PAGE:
Several years ago (before I had children), I offered to take my friend’s kids (3 and 5) trick or treating around the close in which they live. Excitedly they got dressed up as a skeleton and a fairy/witch, picked up their pumpkin buckets and headed out the front door. Chattering about how many sweets they would get we knocked on the first door. The door swung open and a figure wearing the elongated scream mask jumped out yelling ‘Whooohoooo’. Cue two hysterically crying children, an apologetic neighbour (too late mate, harm’s done) and a Halloween over before it had even started. Ever since I have been asking myself: Is Halloween harmful for young children?
I’m not talking about the fake spiders and tissue paper ghosts that may adorn your kitchen this All Hallows’ Eve. I have no problem with pumpkin carving and plastic bats. Maybe I’m just an old-fashioned fuddy-duddy and a scaredy-cat to boot, but some of the things associated with Halloween are just not child (here I’m talking about 3- 8 year olds) friendly. Scream mask aside.
You wouldn’t let your 4 year old watch a horror film and yet it’s acceptable to paint blood down his face or dress him up as a zombie. Take a quick look in any of the major supermarkets and you can deck your five year out as a creepy laughing clown, guarenteed to have him sleeping with the light on until well into his teens. What about a spooky undead bride for the discerning six year old? This annual shockfest is not harmless fun, it is as age inappropraite as dressing your tween in a push-up bra and hot pants.
Last year I did put a pumpkin outside my front door to signal to the local kids that I was willing to hand out fistfuls of sugary treats, (oh and some packets of raisins when my supplies ran out, unlucky latecomers!) At first I got some the neighbourhood kids, cute wizards and glittery witches. Then I opened the door to some older kids who were obviously just cashing in on Halloween. That’s cool, who doesn’t want complimentary confectionery after all? I did decide to call it a day when one teen asked for cash. Dude, I know my raisins are a poor treat, but seriously cash!!! By this time the neighbourhood kids were all playing outside. These sweet magical creatures had become crazy monsters. They were off their heads on Haribos, rushing around like maniacs, shrieking and screaming. So not only are we telling our kids “Hey, dress up as something terrifying that will occupy your nightmares forever. Then consume as many sweets as possible.” And this is the point of Halloween? Am I the only one who doesn’t get it?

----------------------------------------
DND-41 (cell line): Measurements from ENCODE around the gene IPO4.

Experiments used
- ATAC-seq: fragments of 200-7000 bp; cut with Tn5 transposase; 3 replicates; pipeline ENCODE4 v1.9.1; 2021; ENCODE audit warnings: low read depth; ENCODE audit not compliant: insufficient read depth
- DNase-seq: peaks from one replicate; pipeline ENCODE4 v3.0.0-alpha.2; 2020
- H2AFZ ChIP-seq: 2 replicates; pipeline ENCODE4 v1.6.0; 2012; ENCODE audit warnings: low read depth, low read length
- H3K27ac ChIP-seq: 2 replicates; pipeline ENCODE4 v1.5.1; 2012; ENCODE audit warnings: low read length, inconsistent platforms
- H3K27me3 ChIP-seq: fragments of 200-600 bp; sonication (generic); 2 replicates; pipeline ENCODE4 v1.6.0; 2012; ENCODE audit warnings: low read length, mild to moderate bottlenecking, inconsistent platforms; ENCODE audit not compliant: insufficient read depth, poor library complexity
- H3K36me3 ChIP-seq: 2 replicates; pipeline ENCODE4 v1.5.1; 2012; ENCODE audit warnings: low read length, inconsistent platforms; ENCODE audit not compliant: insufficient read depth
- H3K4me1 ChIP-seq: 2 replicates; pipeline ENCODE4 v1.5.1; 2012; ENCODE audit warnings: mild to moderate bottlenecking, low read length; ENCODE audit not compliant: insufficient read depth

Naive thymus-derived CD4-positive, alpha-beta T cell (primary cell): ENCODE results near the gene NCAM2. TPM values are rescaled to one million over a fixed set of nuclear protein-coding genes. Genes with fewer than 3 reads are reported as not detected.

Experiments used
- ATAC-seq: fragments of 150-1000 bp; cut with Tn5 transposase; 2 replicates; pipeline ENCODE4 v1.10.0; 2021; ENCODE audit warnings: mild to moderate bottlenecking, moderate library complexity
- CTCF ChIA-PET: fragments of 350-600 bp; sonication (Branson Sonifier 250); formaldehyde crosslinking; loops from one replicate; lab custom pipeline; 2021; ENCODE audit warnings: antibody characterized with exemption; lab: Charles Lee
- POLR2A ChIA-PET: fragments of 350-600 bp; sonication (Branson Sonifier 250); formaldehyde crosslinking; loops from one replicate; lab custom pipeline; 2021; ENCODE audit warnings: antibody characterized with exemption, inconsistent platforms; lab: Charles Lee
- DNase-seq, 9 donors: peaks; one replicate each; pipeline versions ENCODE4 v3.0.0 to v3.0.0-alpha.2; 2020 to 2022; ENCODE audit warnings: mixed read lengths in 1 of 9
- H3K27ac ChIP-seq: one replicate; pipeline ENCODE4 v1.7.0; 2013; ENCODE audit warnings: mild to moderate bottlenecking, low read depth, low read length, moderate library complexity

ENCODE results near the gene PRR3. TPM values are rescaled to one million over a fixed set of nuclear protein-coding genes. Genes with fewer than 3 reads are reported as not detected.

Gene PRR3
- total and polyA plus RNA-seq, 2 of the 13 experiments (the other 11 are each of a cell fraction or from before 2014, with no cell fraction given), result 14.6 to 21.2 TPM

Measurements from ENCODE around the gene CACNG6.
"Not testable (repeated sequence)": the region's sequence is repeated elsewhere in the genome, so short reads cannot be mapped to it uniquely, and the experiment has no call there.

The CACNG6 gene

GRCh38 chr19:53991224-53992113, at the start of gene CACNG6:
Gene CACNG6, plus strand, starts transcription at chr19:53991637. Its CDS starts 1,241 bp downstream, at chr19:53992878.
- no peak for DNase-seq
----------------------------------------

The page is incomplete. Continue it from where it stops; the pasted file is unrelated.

I don’t claim to know or indeed care what the real meaning of Halloween is, but I sure as heck know that we should not be encouraging kids to impersonate the grim reaper, doorstep demands for cash or traumatise toddlers.
So this year my 2 year olds and I will spend 31st October indoors, in a sugar-free environment, apple bobbing and pining the wart on the (friendly) witch. No tricks and no treats.